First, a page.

Thereafter, all National Committees in Czernowitz met and decided to form a Civil Guard to protect the population. The task of organising and commanding this regiment was given to First Lieutenant (of the Austrian army) Leon Schmelzer. He integrated the forces formed for the defence of the Jewish population into the Civil Guard. The headquarters of the Fire Brigade were requisitioned and mobile patrols of cars and motorcycles ridden by 500 men, mainly Jews, were sent out to prevent violence in the city. Thus Czernowitz was spared the horrors which went on in neighbouring cities and territories.
The Civil Guard carried out searches in houses throughout the city and confiscated within the first few weeks 4,480 rifles, 18 machine guns, 1460 pistols and large quantities of ammunition and explosives.

A New Chapter

On the 11th November 1918, Romanian troops under the command of General Zadic entered Bukowina and a new era began for the Jews of Bukowina. They were intent on attaining not only full rights for themselves but also full rights for their brothers in the rest of the Austro-Hungarian empire.

The entry of the Romanian troops coincided with the forced evacuation of the Jewish population from various Romanian villages in Southern Bukowina. In Dorna - Candren, Pojna-Stampi and Teodoresti Jewish homes were set alight and property plundered.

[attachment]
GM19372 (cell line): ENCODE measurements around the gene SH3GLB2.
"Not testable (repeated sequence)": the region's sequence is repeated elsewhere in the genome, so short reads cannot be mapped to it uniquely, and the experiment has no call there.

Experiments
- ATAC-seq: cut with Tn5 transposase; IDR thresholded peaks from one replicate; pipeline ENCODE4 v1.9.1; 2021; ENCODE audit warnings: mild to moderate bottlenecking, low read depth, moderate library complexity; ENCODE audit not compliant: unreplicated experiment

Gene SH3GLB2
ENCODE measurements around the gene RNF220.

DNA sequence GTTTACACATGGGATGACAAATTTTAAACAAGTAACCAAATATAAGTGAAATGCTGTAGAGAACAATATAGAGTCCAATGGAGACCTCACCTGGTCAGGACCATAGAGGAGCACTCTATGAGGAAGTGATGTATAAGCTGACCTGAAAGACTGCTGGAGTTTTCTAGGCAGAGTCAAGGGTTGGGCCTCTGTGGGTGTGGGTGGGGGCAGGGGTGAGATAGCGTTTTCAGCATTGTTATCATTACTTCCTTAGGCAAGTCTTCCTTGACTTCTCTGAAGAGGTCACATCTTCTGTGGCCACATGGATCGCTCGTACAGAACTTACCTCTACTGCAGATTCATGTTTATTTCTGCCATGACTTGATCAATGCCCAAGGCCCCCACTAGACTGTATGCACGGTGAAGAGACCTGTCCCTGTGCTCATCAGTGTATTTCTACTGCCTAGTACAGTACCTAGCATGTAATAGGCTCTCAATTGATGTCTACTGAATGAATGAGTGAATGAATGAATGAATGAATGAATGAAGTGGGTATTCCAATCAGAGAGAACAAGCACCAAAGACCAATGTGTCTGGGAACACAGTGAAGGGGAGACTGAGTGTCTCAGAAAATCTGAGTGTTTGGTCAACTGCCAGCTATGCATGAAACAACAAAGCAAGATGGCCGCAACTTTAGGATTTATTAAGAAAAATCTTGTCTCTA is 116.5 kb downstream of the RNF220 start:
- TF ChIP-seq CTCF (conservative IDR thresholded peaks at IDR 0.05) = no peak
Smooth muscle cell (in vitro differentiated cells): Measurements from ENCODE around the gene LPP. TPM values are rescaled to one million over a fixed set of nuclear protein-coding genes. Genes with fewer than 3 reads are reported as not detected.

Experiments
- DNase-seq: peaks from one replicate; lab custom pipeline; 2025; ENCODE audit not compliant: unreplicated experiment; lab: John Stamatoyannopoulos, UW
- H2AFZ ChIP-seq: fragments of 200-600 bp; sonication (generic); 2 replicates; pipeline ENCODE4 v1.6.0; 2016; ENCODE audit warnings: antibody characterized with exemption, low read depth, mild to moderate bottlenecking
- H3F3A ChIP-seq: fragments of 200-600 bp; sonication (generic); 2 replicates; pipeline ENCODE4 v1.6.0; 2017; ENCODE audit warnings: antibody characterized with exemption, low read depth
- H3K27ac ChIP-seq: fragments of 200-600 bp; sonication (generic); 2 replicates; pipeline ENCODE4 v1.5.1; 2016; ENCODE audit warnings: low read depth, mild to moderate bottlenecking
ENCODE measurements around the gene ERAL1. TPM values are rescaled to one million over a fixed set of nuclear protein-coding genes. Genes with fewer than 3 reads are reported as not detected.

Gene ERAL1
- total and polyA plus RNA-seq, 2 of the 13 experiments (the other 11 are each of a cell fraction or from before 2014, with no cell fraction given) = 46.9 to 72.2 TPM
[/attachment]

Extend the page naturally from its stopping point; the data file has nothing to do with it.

On the 10th November 1918, the day before the entry of the Romanian troops, the constituent assembly of the Jewish National Committee had its first session. The composition of its main officers was agreed upon by the various parties. The General (Steering) Committee consisted of:

State Member of Parliament for Bukowina - Dr Benno Straucher.

All other members of the Provincial Assembly and 51 representatives of the 5 Jewish political parties (Zionists, Provincial Party, Bund, Poale Zion and Orthodox communities). An Executive Committee was elected out of the same constituents and consisted of three members of equal standing: Dr Jacob Pistiner, Dr Meier Ebner and Dr Bertholt Friedman served as Secretary.

The Executive Committee consisted of 4 representatives of the Bund: